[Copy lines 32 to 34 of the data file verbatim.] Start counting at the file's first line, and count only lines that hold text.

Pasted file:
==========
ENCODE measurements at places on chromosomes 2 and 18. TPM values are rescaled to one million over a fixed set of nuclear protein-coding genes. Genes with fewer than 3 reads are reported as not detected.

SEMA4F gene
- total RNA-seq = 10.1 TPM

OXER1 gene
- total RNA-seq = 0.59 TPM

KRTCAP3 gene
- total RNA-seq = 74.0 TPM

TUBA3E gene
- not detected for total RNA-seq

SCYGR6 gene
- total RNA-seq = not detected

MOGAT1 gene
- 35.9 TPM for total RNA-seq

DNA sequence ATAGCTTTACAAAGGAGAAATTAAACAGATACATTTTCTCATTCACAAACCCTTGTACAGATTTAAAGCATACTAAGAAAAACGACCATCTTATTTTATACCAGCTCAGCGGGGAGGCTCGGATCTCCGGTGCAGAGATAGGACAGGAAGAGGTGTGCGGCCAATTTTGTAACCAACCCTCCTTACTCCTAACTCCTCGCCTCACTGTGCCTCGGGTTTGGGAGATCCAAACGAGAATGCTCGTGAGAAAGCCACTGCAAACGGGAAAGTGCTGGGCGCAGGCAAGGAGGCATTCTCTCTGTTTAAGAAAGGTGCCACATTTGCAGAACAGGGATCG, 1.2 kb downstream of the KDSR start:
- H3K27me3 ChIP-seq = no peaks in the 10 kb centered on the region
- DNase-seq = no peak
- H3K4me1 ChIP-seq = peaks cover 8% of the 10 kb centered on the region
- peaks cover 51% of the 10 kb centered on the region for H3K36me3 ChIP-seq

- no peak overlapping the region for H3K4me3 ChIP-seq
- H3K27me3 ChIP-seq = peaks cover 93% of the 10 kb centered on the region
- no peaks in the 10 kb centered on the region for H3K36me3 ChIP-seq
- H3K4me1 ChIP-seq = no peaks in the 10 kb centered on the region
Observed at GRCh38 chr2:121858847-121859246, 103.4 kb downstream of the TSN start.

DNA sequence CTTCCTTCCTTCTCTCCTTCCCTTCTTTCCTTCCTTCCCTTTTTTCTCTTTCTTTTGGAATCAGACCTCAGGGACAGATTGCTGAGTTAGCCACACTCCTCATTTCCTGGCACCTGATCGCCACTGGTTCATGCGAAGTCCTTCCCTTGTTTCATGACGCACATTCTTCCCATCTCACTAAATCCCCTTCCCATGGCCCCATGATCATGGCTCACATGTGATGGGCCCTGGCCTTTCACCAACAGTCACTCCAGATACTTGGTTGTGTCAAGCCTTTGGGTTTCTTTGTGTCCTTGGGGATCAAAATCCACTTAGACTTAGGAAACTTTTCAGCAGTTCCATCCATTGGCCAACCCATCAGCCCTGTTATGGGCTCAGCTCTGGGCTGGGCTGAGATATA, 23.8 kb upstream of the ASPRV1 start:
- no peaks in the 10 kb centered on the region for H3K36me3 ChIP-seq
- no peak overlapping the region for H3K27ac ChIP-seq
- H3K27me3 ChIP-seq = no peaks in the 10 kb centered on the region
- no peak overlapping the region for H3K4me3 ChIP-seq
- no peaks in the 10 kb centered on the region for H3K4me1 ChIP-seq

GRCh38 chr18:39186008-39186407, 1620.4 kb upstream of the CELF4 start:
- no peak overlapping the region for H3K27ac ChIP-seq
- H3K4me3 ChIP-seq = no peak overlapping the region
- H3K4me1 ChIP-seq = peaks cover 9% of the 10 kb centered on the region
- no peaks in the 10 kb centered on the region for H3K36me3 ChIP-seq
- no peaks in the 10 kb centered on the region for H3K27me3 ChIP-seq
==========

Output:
- H3K4me3 ChIP-seq = no peak overlapping the region
- H3K4me1 ChIP-seq = peaks cover 9% of the 10 kb centered on the region
- no peaks in the 10 kb centered on the region for H3K36me3 ChIP-seq